Introducing XRP Ledger (rippled) version 1.2.1
Ripple has released version 1.2.1 of
rippled, our reference implementation of the core XRP Ledger server.
Version 1.2.1 introduces several fixes including:
A change in the information reported via the enhanced crawl functionality introduced in version 1.2.0.
A fix for a potential race condition when processing a status message for a peer.
A fix for a technical flaw that could cause a server to not properly detect that it had lost connectivity.
Version 1.2.1 also adds the delivered_amount field to more responses to simplify the handling of payment or check cashing transactions.
If you operate a XRP Ledger server, then you should upgrade to version 1.2.1 immediately.
Impact of Not Upgrading
Ripple expects the MultisignReserve, fixTakerDryOfferRemoval and fix1578 Amendments to become enabled no earlier than Tuesday, 2019-03-12. When this happens, if you are not running release 1.2.0 or greater, your server will become amendment blocked, meaning that it:
Cannot determine the validity of a ledger;
Cannot submit or process transactions;
Cannot participate in the consensus process;
Cannot vote on future amendments; and
Could rely on potentially invalid data.
If the MultisignReserve, fixTakerDryOfferRemoval and fix1578 Amendments do not become enabled, then your XRP Ledger server will not become Amendment blocked and should continue to operate.
For instructions on updating XRP Ledger on supported platforms, see here: https://developers.ripple.com/install-rippled.html.
The SHA-256 for the RPM is:
The SHA-256 for the source RPM is:
For other platforms, please compile version 1.2.1 from source.
The first log entry should be the change setting the version:
commit a3470c225b2cc9f33021d75757172de62dac70d6 Author: Nik Bougalis <[email protected]> Date: Sat Feb 23 10:47:59 2019 -0800 Set version to 1.2.1
The Ripple technical operations team plans to deploy version 1.2.1 to all XRP Ledger servers under its operational control, including private clusters, starting at 2:00 PM PST on Tuesday, 2019-02-26. At that time, Ripple plans to start voting in favor of the fix1578 Amendment. The deployment is expected to complete within 4 hours. The network should continue to operate during deployment and no outage is expected.
Learn, ask questions, and discuss
Related documentation is available in the XRP Ledger Dev Portal, including detailed example API calls and web tools for API testing: https://developers.ripple.com/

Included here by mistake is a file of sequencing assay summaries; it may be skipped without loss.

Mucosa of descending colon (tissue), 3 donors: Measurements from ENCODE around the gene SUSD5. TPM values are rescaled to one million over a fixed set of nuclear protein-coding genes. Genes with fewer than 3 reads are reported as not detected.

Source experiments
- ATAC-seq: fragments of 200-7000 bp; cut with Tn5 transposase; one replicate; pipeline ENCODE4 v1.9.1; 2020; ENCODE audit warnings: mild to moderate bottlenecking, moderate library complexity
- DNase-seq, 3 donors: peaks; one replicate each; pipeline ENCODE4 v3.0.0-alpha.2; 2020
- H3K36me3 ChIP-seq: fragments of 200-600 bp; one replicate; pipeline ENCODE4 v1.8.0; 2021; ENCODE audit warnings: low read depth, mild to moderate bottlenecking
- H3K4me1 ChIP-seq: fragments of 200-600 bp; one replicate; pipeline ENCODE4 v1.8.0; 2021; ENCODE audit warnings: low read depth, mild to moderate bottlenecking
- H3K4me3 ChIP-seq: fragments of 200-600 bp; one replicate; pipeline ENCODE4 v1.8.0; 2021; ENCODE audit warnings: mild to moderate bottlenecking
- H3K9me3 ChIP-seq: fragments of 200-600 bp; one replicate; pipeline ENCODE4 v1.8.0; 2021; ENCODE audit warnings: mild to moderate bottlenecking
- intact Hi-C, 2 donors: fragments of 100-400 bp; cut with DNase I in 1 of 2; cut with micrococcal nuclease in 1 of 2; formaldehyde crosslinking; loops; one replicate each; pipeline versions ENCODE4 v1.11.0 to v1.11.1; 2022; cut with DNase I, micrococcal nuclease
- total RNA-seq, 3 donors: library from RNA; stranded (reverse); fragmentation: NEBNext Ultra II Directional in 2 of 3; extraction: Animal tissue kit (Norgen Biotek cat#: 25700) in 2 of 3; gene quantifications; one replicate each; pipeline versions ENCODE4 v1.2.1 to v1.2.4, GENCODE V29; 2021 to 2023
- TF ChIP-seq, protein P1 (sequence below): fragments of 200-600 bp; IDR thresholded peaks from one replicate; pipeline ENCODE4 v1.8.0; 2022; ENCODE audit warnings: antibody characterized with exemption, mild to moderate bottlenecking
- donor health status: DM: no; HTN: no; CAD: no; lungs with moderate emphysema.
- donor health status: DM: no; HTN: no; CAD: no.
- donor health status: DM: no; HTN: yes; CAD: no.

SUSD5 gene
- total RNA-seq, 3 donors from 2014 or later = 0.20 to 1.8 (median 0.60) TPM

Ripple Technical Services: [email protected]
Bug Bounties and Responsible Disclosures
Ripple welcomes reviews of the XRP Ledger open source codebase and urge reviewers to responsibly disclose any issues that they may find. For more on Ripple's Bug Bounty program, please visit https://ripple.com/bug-bounty.
When compiling XRP Ledger from source, you must use a compatible version of the Boost library. As of XRP Ledger version 1.2.1, Boost 1.67.0 is required for all platforms.
1.2.1 Change Log
- Make validators opt out of crawl (b335adb)
Fix a race condition during TMStatusChange handling (9dbf849)
Properly transition state to disconnected (2529edd)
Display validator status only in response to admin requests (c6ab880)
Add the delivered_amount to more RPC commands (c5d215d)
We welcome external contributions to the XRP Ledger codebase. Please submit a pull request with your proposed changes on the GitHub project page at https://github.com/ripple/rippled.
On behalf of the XRP Community, Ripple would like to thank those who have contributed to the development of the XRP Ledger (rippled) open source code, whether they did so by writing code, running the software, reporting issues, discovering bugs or offering suggestions for improvements.
The following is the list of people who made code contributions, large and small, to XRP Ledger prior to the release of 1.2.1:
Aishraj Dahal, Alex Chung, Alex Dupre, Andrey Fedorov, Arthur Britto, Bob Way, Brad Chase, Brandon Wilson, Bryce Lynch, Casey Bodley, Christian Ramseier, crazyquark, David Grogan, David Schwartz, Donovan Hide, Edward Hennis, Elliot Lee, Eric Lombrozo, Evan Hubinger, Frank Cash, Howard Hinnant, Jack Bond-Preston, jatchili, Jcar, Jed McCaleb, Jeff Trull, Joe Loser, Johanna Griffin, Josh Juran, Justin Lynn, Keaton Okkonen, Lieefu Way, Luke Cyca, Mark Travis, Markus Teufelberger, Miguel Portilla, Mike Ellery, MJK, Nicholas Dudfield, Nikolaos D. Bougalis, Niraj Pant, Patrick Dehne, Roberto Catini, Rome Reginelli, Scott Determan, Scott Schurr, S. Matthew English, Stefan Thomas, The Gitter Badger, Ties Jan Hefting, Tim Lewkow, Tom Ritchford, Torrie Fischer, Vahe Hovhannisyan, Vinnie Falco, Warren Paul Anderson, Will, wltsmrz, Wolfgang Spraul and Yana Novikova.
As XRP Ledger moves through the 1.0 series, we look forward to more external contributions and are excited to see the broader XRP Ledger community grow and thrive.